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Chronic depression is more treatable with specific psychotherapy
Almost ten percent of people worldwide suffer from depression and anxiety. In some cases, the treatment of the mental illness is particularly difficult. A study has now shown that chronic depression is more treatable with specific psychotherapy.
Every tenth person suffers from depression
Almost every tenth person in the world suffers from depression or anxiety. According to experts, over six million people are affected in Germany alone within one year. Mental illness is traditionally treated with medication (antidepressants) and psychotherapy. Studies have now shown that specific psychotherapy for the treatment of chronic depression, which takes stressful relationship experiences into account, is superior to non-specific supportive psychotherapy.
Chronic depression is considered difficult to treat
Scientists from the Freiburg University Hospital found this out in collaboration with the University Hospital Hamburg-Eppendorf (UKE) and six other German universities.
The results of the study have now been published in the specialist journal "JAMA Psychiatry".
As stated in a communication from the Freiburg University Hospital, chronic depression is considered difficult to treat. Accordingly, the majority of patients do not respond to multiple psychotherapeutic and drug therapy attempts.
"Therefore, chronic depression leads to a considerable burden of illness, which is characterized above all by a long-term impairment of performance and quality of life," explained Prof. Dr. Elisabeth Schramm from Freiburg University Hospital, who carried out the investigation together with Prof. Martin Härter, PD Dr. Levente Kriston and Ramona Meister performed from UKE side.
Developed specific and structured psychotherapy
According to the communication, a specific and structured psychotherapy for the treatment of chronic depression has been developed for the first time in recent years, the "Cognitive Behavioral Analysis System of Psychotherapy" (CBASP).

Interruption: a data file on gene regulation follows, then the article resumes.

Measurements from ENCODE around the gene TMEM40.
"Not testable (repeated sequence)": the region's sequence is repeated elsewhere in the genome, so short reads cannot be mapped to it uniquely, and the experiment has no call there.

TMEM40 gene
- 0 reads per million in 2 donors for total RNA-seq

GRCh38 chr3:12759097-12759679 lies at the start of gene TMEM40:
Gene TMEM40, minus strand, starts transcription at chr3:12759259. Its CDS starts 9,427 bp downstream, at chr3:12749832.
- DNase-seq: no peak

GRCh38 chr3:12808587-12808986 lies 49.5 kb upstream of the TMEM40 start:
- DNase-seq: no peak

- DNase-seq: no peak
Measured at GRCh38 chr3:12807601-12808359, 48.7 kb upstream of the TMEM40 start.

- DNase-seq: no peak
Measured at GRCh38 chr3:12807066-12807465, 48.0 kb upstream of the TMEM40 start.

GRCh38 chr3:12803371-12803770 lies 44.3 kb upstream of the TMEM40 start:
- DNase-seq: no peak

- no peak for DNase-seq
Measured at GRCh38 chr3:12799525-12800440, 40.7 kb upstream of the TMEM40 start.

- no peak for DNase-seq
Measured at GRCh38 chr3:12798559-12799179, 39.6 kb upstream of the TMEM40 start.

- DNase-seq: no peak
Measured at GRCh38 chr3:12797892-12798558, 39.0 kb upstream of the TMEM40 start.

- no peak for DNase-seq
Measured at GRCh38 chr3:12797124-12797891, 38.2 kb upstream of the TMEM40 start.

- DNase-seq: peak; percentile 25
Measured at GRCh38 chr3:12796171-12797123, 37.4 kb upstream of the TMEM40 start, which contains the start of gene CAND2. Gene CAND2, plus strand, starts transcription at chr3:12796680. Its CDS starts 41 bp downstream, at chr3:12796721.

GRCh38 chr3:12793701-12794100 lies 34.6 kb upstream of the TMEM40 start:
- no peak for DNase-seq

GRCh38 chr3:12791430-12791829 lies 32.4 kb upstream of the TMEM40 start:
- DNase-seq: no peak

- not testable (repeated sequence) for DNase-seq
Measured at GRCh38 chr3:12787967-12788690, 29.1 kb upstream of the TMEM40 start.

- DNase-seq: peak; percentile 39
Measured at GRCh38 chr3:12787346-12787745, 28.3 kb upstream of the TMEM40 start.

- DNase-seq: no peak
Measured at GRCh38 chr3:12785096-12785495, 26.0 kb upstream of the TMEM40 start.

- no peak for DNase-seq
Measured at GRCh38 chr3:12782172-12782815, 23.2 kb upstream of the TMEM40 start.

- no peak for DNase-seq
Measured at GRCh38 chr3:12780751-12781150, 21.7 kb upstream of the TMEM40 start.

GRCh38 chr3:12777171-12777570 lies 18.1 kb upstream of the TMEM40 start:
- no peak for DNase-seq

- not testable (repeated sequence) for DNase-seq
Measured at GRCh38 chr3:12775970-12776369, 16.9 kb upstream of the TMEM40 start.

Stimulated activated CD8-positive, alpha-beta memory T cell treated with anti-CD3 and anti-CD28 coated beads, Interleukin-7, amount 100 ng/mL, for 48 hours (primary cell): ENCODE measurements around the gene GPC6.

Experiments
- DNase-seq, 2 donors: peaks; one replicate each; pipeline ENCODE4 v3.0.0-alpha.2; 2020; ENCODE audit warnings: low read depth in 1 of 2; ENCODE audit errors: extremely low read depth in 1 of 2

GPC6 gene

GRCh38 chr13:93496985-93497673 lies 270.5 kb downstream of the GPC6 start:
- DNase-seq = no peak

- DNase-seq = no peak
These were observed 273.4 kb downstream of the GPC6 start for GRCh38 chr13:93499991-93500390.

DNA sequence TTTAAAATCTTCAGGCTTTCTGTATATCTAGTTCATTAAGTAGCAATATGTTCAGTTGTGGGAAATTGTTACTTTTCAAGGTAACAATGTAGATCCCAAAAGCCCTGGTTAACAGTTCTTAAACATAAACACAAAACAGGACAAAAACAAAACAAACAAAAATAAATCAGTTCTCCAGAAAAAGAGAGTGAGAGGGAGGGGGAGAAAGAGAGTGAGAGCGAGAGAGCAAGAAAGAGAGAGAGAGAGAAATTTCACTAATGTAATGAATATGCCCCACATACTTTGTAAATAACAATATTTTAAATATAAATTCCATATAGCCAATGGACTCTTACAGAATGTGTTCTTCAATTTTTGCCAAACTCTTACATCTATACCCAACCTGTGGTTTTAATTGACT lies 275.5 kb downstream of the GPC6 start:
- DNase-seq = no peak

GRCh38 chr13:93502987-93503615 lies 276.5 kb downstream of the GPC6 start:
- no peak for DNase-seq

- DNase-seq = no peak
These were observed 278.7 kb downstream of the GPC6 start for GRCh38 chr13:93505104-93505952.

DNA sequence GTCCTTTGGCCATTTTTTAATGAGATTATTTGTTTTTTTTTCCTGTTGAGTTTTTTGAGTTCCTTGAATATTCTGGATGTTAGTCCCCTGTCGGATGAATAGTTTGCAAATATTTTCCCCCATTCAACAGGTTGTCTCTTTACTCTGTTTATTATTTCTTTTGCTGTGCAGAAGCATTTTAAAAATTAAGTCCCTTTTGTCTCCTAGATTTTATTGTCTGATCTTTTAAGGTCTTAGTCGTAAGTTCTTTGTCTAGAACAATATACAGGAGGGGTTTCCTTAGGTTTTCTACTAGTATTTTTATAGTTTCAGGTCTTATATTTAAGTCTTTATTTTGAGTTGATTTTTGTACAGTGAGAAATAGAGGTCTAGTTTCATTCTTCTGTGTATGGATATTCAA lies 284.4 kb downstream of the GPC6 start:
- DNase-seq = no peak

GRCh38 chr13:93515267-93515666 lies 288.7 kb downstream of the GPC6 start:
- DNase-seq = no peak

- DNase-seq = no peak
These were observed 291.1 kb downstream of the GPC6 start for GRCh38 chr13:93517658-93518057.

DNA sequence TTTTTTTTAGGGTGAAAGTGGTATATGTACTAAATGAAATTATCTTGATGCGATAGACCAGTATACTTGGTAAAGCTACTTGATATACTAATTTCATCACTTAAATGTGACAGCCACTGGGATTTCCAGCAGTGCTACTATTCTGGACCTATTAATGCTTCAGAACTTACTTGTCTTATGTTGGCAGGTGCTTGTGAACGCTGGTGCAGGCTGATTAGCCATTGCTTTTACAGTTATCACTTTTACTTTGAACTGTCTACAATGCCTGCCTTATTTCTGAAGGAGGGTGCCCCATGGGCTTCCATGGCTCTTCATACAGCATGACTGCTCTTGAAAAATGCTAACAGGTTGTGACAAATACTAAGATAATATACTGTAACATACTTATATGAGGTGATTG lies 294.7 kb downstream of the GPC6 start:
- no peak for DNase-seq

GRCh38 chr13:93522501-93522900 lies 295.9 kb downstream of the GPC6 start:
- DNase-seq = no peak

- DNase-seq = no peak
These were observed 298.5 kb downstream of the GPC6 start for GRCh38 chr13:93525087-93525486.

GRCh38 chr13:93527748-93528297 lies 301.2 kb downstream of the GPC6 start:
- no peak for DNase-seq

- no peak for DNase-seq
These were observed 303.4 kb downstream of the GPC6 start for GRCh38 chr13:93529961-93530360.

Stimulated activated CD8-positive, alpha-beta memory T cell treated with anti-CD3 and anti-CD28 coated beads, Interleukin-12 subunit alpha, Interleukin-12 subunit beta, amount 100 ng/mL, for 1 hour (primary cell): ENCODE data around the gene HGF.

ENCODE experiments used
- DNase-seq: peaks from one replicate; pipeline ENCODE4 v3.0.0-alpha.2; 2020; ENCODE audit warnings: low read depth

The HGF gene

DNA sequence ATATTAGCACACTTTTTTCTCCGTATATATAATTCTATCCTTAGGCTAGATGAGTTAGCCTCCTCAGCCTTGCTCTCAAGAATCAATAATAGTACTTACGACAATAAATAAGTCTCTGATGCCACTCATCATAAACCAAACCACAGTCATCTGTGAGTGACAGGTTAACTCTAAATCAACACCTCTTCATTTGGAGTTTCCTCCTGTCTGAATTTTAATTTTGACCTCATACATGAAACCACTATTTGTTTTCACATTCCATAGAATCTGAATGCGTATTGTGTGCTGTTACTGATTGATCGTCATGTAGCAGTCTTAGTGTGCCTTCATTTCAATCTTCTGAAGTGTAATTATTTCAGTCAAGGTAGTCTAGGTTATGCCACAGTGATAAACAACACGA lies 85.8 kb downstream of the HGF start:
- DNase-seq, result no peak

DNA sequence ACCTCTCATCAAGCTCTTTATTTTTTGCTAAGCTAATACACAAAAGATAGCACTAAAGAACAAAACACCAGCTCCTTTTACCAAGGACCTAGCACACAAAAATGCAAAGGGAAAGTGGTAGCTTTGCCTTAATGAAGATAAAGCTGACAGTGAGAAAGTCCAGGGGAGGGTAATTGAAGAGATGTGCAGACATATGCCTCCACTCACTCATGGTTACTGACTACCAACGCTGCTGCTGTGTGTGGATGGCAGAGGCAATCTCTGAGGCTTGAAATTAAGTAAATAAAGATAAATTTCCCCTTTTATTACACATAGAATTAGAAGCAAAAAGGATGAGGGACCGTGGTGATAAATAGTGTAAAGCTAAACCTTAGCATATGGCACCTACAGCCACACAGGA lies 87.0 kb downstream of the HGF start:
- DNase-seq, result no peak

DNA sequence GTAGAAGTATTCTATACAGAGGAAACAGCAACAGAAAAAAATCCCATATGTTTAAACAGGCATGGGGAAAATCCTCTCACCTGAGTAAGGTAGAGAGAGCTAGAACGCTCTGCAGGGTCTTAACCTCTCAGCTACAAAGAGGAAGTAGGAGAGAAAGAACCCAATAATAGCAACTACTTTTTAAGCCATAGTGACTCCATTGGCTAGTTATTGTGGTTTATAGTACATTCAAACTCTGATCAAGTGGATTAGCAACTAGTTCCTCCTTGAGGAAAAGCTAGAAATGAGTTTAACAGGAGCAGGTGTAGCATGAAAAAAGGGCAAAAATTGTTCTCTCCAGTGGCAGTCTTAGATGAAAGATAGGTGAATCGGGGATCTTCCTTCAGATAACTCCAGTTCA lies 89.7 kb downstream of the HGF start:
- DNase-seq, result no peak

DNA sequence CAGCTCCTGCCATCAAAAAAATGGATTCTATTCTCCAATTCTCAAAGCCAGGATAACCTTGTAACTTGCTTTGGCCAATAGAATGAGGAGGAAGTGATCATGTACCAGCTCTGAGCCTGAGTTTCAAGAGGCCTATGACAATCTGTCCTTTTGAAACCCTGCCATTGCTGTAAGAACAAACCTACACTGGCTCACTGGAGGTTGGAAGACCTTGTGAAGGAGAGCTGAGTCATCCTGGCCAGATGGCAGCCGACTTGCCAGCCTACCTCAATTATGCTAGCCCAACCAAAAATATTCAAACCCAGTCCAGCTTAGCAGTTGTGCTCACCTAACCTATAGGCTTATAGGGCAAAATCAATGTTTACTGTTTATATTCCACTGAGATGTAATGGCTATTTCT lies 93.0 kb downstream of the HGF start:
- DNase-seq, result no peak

In this treatment developed in the USA, therapists focus intensely on stressful relationship experiences, which many chronically depressed patients report.
"During therapy, patients learn to recognize the connection between current problems and previous hurtful experiences and to make their interpersonal relationships more successful in everyday life," explained UKE professor Härter.
Improved performance and quality of life
In the current study, the scientists compared the effectiveness of CBASP with supportive psychotherapy, so-called supportive therapy.
In order to achieve their results, they treated a total of 268 patients with early-onset chronic depression at eight university centers (Lübeck, Hamburg, Heidelberg, Tübingen, Bonn, Marburg, Mannheim, Freiburg).
The patients were randomly assigned to receive one of the two treatments. The individual outpatient therapy lasted one year, comprised 32 sessions and was carried out without accompanying medication.
According to the researchers, both treatments led to a significant improvement for the patients, which was shown both in the reduction of depressive symptoms and in an improved overall performance and quality of life.
However, more patients responded to specific therapy with CBASP at the end of treatment. A complete improvement in depressive symptoms was also achieved significantly more frequently with CBASP.
Treatment success could be increased
According to the scientists, this is a remarkable success given the severity and persistence of the disease.
"In our view, the most important result of this study is that even difficult-to-treat chronically depressed patients can be helped with disorder-specific psychotherapy alone if this psychotherapy is offered over a longer period of time," says Prof. Schramm.
The study was the first to test the effectiveness of the newly developed method compared to non-specific psychotherapy.
"Possibly the success of treatment can be increased in the future by a combination of psychotherapy and antidepressant medication, this would have to be examined in subsequent studies", added Prof. Härter. (ad)